UNIONDALE, N.Y. — It seems the only way Alex Killorn is able to score goals these days, is not to actually score one.
Late in Sunday's 3-0 Tampa Bay Lightning victory at Detroit, Killorn stared at an empty net with the puck on his stick. But as he was hooked from behind by Jakub Kindl, Killorn fell forward while attempting a shot.
As his recent luck would have it, the puck went wide, caromed off the end boards right to Teddy Purcell, who promptly put the puck in the vacated net to seal the victory.
But because Killorn had a clear path to the net, and a penalty was being called on Kindl, the goal was awarded to Killorn.
After not hitting the back of the net in nearly a month — and technically Killorn failed to do so Sunday as well — Killorn will take any reward for his effort.
“I figured that because I had a clear lane that it would be a goal,” Killorn said. “But, still, when you miss the net, you don't know what is going to happen.
“As the games keep going by when you keep not scoring, as much as you try to stay focused, it does start to wear on you a little bit. And as long as you get one like that — and I've hit three or four posts in the past five games — so to get one like that it can boost your confidence even though I didn't really score.”
Killorn's last goal before Sunday came Nov. 16 in Phoenix, a late goal in a 6-3 loss to the Coyotes. In the next 12 games, Killorn registered a lone assist in a Nov. 25 victory against the New York Rangers. In those 12 games, Killorn registered 23 shots on goal, so it's not as if he wasn't getting chances or in the right spots to score.
And that doesn't count the posts he hit, including an overtime breakaway chance against Winnipeg on Dec. 7 when he cleanly beat goaltender Al Montoya and struck the inside of the left post only to have the puck cross through the crease and out the other side.
Earlier in Sunday's victory against Detroit, he hit a post and had another go off the crossbar. In the second period Saturday in New Jersey, he found iron once again when a goal would have given Tampa Bay a lead in an eventual 3-0 loss.
“You can see he's been in position because he's had the best chances on our team,” Lightning head coach Jon Cooper said. “In the ultimate cliche of, 'It's a game of inches.' If his puck goes a couple of inches to the right, we win the Winnipeg game. And who knows what we are doing in the Jersey game because we would have had the lead.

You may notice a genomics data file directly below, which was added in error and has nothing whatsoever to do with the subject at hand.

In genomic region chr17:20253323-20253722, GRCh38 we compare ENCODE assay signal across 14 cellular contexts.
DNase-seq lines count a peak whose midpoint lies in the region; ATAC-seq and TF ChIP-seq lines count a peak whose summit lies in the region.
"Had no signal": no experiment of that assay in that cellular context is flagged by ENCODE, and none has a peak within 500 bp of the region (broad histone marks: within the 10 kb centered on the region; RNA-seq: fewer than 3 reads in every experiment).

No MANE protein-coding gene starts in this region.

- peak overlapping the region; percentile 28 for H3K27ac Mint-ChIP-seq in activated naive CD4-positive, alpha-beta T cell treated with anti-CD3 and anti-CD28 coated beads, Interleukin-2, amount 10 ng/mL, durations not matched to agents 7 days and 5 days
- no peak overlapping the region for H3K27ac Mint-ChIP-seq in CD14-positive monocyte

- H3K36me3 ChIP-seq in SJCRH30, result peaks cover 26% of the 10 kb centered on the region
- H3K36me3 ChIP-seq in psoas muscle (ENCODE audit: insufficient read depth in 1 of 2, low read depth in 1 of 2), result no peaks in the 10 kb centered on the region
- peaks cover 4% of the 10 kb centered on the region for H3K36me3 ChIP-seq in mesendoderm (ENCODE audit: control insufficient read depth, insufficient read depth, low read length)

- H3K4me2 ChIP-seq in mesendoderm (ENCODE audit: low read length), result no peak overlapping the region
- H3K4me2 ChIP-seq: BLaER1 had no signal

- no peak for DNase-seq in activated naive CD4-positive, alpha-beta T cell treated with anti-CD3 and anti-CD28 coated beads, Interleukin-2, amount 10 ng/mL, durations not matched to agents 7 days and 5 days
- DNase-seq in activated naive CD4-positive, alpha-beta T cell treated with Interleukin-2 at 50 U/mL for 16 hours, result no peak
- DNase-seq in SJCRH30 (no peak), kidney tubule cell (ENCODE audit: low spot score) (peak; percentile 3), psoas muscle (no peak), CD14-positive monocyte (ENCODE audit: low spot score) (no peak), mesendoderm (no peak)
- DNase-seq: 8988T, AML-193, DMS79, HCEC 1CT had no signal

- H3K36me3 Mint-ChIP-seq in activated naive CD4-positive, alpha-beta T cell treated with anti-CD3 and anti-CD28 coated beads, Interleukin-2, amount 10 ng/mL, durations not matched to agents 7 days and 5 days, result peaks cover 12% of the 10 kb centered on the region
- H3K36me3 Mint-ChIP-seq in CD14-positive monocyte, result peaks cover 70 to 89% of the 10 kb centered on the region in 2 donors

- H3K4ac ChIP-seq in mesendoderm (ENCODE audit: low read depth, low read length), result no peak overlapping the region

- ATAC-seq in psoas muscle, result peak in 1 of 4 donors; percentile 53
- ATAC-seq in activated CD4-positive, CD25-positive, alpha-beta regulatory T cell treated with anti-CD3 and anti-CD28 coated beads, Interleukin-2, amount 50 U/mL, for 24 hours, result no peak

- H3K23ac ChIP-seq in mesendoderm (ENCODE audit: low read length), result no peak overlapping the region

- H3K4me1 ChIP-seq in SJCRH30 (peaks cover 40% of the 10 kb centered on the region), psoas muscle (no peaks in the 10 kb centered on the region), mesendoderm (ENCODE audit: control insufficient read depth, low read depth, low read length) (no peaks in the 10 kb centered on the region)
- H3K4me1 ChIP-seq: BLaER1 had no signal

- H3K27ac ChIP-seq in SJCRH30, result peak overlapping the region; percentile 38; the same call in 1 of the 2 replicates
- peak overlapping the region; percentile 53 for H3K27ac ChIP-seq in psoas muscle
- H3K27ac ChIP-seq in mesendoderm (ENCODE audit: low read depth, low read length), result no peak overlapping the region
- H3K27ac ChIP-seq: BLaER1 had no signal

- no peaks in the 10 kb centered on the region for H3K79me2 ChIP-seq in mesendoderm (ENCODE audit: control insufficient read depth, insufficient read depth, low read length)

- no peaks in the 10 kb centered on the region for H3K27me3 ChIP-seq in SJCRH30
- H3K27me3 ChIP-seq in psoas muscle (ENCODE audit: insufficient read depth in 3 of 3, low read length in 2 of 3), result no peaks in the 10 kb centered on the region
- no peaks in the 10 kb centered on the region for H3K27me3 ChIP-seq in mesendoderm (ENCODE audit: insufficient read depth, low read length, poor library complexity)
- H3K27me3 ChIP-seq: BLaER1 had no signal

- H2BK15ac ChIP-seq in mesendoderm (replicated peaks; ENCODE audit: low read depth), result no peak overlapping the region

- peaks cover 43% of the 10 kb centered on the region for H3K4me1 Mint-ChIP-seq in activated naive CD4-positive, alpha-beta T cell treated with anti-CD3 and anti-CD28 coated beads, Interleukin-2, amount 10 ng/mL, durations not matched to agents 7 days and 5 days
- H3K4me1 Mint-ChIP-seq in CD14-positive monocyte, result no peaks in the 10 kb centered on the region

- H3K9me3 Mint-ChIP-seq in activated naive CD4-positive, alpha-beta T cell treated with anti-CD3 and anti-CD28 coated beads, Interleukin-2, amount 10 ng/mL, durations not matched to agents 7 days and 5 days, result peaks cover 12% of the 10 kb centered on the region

“So I can never fault the guy. He's trying as hard as he can. He's putting them in positions to score. But these guys have pride, they start getting these chances and they don't go in for them, it starts to weigh on them because they don't see the production. But what these guys don't realize is they are getting the chances and if you keep getting these chances, they will eventually go in.”
Killorn was flourishing earlier this season playing left wing on the top line with Steven Stamkos and Marty St. Louis. Shortly after Stamkos suffered a broken leg, Cooper tried Killorn at center — a position Killorn played at Harvard. But Killorn eventually switched back to the wing, which seems to be a more natural position for him at the NHL level.
“Killorn did a great job on the defensive side of the puck for us when he played center, but I just felt he didn't have enough left in the tank on the offensive side of things,” Cooper said. “He's a big, power forward on the wing that is hard to play against, and if you do that at one end of the ice, it's hard to do that at both ends of the ice. So he can play center, and did an unreal job for us, but I just think he's better for us at the wing.”
Playing the middle helped Killorn with his defensive game, but the wing might be a more natural position for him.
“Since I've turned pro I've played (wing), so it's a lot more natural to me; I feel more comfortable with certain things,” Killorn said. “But now that I've played center at certain points, when I have to play down low I know it's not a problem.”
Maybe being back on the wing on a consistent basis will lend itself to Killorn putting more pucks in the net and scoring the more conventional route.